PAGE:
Five years later, however, scant progress has been made. A group of environmental NGOs found that out of eight Indonesian pulpwood plantations which saw the most fire alerts in 2019, one supplies APRIL and six supply Asia Pulp & Paper. According to the NGOs, APP’s progress has been far from sufficient—the company has continued to build pulp mills without an adequate supply of timber to supply them, has not fulfilled commitments to restore millions of hectares of peatlands, and has failed to resolve dozens of conflicts with local stakeholders.
On toxic pond
What’s more, the paper industry’s troubling environmental footprint isn’t limited to its complicity in this widespread deforestation. A company associated with APP, Paper Excellence, recently had to close one of its pulp mills in Canada amidst growing outrage over the toxic wastewater the plant was dumping into a nearby lagoon.
The mill, Nova Scotia’s Northern Pulp, had decimated the once-picturesque Boat Harbour. Generations of the nearby Pictou Landing First Nation watched in dismay as the harbour they once fished in turned brown and foul-smelling—thanks to some 25 million gallons of effluent, containing everything from mercury to dioxins, which Northern Pulp dumped into the adjacent estuary. Though the mill is now being mothballed after decades of activism by indigenous and environmental groups, the environmental damage remains. Clean-up, scheduled to start next year, is projected to cost upwards of $200 million, while loans provided by the province worth up to $85 million might never be repaid—a financial burden likely to fall on taxpayers.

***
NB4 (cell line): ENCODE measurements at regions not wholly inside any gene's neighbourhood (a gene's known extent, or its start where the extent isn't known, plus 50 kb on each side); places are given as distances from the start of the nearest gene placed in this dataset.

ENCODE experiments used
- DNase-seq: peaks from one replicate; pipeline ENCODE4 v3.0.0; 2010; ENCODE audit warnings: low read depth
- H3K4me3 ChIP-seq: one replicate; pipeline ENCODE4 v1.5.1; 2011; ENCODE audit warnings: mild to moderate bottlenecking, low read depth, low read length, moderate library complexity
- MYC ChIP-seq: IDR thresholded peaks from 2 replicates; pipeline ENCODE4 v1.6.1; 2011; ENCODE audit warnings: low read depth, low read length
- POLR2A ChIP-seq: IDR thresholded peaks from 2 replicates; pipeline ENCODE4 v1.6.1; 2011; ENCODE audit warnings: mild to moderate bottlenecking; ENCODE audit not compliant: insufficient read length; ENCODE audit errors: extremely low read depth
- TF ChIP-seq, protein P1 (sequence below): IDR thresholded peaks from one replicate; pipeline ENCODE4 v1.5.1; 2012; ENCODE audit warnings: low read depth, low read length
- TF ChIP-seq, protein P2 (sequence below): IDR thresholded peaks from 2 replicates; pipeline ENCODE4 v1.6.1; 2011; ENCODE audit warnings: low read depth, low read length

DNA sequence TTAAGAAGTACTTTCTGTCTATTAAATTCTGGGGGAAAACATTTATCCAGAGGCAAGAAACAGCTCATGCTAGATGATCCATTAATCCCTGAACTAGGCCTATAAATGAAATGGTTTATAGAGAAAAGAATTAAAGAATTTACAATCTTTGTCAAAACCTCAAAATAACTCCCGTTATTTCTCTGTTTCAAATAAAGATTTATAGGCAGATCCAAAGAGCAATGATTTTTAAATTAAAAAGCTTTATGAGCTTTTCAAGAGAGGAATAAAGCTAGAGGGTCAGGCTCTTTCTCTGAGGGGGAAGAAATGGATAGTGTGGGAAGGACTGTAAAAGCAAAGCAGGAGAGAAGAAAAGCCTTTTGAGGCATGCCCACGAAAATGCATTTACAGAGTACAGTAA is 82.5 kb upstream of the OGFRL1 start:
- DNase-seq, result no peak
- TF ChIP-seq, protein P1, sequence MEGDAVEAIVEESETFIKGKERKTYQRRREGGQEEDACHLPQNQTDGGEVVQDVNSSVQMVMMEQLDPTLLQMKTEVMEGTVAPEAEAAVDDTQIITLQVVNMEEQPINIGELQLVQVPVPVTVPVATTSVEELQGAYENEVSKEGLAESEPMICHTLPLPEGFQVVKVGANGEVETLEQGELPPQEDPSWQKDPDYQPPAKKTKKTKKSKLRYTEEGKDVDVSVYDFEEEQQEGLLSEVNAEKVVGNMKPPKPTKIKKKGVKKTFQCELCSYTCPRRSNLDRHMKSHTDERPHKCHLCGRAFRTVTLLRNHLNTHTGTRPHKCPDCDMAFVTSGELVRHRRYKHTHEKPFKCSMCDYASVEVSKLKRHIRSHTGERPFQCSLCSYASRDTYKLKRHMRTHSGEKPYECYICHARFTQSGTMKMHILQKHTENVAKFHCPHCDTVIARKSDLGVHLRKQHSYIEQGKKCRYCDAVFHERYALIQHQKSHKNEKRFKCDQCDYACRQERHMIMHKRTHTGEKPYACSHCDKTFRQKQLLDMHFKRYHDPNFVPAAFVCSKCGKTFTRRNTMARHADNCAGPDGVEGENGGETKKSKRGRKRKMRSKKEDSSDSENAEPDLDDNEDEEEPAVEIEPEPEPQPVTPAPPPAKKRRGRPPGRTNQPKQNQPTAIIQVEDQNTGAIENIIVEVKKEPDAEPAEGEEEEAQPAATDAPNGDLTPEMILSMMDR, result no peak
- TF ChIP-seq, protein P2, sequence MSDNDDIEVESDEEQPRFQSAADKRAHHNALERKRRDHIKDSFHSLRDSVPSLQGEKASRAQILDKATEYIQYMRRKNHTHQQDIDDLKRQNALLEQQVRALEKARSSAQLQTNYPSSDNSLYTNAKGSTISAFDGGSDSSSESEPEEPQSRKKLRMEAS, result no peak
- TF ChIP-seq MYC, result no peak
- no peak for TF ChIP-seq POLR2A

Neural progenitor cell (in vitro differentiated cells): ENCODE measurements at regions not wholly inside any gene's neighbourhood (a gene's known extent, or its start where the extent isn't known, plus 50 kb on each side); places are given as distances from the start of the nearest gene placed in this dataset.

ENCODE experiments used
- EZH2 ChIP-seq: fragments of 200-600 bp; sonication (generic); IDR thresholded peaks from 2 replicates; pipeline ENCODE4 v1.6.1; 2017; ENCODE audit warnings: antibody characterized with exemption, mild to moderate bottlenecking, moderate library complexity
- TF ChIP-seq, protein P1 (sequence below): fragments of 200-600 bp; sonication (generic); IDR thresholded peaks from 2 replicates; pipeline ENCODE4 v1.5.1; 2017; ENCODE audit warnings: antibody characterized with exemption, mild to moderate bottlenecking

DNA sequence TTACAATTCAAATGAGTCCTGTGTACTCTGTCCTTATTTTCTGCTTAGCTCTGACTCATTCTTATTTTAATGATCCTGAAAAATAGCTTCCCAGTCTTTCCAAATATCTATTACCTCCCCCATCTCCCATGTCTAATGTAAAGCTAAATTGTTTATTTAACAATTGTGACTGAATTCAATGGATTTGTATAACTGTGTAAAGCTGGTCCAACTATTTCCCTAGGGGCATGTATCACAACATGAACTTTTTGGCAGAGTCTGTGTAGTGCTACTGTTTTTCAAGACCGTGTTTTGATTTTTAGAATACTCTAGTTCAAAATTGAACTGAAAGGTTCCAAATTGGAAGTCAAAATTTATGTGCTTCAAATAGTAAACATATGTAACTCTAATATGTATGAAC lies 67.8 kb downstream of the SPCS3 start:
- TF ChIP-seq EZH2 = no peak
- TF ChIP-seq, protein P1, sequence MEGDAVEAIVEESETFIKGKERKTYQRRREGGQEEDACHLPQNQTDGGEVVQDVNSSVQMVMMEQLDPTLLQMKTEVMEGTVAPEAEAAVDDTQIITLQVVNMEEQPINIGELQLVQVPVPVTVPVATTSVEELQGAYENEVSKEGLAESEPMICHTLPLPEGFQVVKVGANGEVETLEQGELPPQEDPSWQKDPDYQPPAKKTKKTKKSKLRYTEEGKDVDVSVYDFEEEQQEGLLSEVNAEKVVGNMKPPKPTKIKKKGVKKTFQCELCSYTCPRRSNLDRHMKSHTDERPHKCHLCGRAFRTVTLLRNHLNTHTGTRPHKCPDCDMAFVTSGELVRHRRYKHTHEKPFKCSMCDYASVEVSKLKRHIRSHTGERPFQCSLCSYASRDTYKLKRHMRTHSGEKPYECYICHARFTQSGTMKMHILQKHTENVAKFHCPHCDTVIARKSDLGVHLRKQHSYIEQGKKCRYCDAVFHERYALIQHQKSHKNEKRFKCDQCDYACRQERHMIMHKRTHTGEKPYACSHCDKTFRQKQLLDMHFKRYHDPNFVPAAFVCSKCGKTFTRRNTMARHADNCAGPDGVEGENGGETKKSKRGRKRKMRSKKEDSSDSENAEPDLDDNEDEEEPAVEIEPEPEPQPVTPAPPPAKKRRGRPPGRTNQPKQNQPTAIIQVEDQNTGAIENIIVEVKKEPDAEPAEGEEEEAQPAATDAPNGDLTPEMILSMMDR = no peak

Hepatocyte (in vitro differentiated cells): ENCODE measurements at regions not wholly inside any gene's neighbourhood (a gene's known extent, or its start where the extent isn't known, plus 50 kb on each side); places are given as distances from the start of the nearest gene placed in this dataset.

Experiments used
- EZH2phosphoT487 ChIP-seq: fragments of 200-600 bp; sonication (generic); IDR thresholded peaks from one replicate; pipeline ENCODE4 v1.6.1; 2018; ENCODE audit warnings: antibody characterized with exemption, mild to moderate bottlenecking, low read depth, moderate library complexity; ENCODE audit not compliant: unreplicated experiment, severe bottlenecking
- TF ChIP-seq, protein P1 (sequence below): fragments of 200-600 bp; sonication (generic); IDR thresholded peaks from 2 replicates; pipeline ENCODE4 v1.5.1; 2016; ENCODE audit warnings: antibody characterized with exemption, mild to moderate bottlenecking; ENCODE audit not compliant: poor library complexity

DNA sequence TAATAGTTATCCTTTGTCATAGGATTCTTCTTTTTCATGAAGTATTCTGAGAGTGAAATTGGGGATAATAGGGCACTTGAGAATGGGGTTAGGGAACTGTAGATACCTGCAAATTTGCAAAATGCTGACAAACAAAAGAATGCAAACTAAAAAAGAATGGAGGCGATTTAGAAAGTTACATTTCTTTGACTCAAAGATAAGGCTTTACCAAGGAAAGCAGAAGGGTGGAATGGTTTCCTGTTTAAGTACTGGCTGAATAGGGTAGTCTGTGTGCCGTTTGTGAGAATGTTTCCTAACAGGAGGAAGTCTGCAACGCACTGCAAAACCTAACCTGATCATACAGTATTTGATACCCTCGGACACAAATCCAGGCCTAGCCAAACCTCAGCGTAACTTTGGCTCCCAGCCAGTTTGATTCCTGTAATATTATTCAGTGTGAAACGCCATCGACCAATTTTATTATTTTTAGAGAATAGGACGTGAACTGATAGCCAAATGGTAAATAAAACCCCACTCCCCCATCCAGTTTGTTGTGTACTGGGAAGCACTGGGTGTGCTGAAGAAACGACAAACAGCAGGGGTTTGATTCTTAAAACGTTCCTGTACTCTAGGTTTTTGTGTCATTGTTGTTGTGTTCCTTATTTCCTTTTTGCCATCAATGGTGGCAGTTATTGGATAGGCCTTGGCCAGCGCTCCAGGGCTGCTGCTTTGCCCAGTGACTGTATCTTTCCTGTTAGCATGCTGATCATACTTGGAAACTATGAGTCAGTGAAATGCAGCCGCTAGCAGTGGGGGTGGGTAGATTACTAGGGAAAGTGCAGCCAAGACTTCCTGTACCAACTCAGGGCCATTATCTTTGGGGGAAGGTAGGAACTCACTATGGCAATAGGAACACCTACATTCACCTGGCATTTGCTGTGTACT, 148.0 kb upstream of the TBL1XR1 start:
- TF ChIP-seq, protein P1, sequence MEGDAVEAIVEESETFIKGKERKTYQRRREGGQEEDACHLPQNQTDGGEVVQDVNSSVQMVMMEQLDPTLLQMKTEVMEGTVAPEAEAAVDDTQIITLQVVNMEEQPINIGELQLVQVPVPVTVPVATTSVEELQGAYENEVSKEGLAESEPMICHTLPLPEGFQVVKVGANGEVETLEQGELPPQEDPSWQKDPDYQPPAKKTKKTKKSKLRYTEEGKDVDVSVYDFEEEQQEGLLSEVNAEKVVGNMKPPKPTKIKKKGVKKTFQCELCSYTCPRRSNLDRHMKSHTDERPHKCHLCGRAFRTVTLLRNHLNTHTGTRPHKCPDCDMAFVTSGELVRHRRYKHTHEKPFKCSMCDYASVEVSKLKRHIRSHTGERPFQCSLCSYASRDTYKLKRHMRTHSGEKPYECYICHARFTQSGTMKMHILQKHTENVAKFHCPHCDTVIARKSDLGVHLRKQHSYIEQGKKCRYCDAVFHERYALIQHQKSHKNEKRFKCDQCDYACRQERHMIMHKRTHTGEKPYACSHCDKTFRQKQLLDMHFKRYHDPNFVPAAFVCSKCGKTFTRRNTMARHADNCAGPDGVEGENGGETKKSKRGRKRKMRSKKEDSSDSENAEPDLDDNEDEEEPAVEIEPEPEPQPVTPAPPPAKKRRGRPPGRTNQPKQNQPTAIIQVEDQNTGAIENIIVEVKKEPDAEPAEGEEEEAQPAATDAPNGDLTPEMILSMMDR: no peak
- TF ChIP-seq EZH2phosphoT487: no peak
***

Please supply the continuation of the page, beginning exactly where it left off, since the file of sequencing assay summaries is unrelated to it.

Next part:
That Canada might have to use state funds to clean up a paper company’s mess highlights the absurdity of the current crisis. After acting with utter disregard for the environment, paper companies cannot get away with shirking their fiscal responsibilities at a time when the pulp industry’s coffers are fuller than ever thanks to the corona-induced rush on paper products.
This article does not necessarily reflect the opinions of the editors or management of EconoTimes.